The cloud was one of the priorities for Chief Executive Satya Nadella, who took over in early 2014 and was worried about the stagnation in Redmond’s Windows business.
Microsoft along with Amazon is likely to see 80 per cent growth each year for at least two or three years. Microsoft's revenue in what it calls its "intelligent cloud" businesses, which includes the Azure cloud platform and server software, rose seven percent to $6.7 billion.
Azure grew 102 percent, but Microsoft did not say what the actual revenue figure was.
However that means it makes $12.1 billion for cloud-related revenue, up sharply from over $8 billion a year ago.
Despite the boost in revenue, Microsoft is still struggling to increase profit in the capital-intensive cloud business. It said operating profit in its intelligent cloud businesses fell 17 percent to $2.19 billion in the quarter.
Microsoft said the drop was mainly due to higher research, development, sales and marketing costs, as it makes investments and acquisitions to "drive cloud sales capacity and innovation".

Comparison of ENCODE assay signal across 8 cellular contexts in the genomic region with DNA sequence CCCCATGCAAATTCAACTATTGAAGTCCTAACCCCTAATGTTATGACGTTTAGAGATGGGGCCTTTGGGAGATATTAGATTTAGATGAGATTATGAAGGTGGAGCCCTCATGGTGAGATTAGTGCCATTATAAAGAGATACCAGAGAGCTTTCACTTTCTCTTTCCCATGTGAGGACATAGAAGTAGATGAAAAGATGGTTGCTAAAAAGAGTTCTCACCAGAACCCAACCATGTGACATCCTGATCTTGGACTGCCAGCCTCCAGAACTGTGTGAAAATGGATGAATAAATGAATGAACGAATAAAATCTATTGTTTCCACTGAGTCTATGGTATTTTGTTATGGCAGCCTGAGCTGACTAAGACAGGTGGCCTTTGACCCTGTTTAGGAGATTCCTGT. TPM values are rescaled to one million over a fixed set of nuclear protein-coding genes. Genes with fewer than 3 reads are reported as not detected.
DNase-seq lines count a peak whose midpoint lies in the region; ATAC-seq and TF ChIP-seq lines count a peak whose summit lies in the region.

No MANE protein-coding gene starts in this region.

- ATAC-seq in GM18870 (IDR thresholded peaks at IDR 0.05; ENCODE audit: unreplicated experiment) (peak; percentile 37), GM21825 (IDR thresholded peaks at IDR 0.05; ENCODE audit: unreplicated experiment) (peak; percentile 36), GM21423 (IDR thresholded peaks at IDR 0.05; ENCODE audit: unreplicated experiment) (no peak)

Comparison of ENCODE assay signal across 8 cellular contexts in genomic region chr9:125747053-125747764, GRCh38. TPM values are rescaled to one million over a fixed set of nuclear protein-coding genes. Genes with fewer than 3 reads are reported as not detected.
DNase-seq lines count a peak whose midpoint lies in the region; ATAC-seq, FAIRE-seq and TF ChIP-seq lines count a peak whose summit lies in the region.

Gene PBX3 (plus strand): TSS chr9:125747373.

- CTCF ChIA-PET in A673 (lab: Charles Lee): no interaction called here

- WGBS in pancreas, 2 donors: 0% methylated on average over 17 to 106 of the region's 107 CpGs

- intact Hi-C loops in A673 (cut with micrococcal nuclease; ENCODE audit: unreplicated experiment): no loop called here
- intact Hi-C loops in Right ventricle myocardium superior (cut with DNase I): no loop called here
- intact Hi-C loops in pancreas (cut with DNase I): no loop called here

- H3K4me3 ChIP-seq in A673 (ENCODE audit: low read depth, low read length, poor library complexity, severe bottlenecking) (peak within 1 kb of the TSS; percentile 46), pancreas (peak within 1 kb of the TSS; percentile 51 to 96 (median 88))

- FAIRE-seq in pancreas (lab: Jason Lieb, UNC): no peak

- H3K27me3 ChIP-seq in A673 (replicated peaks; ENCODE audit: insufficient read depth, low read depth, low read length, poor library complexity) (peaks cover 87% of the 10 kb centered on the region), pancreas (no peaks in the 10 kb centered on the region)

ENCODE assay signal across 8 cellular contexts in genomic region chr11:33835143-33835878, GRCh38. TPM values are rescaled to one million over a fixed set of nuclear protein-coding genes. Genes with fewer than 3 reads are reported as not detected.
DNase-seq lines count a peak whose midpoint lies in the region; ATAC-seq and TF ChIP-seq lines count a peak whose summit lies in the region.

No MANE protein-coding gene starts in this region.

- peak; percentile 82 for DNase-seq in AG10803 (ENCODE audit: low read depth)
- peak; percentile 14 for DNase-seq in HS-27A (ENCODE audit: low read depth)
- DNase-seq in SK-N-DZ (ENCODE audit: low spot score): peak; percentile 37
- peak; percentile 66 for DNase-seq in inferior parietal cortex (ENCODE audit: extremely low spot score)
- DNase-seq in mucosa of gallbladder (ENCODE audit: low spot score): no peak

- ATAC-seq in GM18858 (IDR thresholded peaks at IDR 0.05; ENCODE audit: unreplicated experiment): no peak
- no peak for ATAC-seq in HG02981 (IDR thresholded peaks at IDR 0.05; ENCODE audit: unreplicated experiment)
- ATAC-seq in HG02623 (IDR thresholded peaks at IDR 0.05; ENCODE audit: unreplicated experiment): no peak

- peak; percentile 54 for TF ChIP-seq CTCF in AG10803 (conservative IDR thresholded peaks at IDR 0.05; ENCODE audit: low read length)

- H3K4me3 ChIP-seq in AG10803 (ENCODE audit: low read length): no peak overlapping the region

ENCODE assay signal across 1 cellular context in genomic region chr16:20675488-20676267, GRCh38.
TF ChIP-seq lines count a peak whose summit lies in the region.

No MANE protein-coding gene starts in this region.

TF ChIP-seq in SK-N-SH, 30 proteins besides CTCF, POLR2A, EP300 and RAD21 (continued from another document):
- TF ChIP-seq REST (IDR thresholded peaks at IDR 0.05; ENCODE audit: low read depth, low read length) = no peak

Microsoft posted revenue for its fiscal fourth quarter ended June 30, adjusted for some one-time items, of $22.6 billion, up 2 percent from a year ago. That beat Wall Street's average forecast of $22.1 billion.
It reported net income of $3.1 billion, or 39 cents per share, compared with a loss of $3.2 billion, or 40 cents per share, a year earlier. In the year-ago quarter it took a $7.5 billion charge to write down the value of its purchase of Nokia's handset business.
Office consumer products and cloud services were up 19 percent and Office 365 increased subscribers to 23.1 million during the quarter.
This means that people predicting that Office was dying were wrong. Microsoft shares are up 64 percent since his predecessor the shy and retiring CEO Steve Ballmer announced his plan to retire, in August 2013.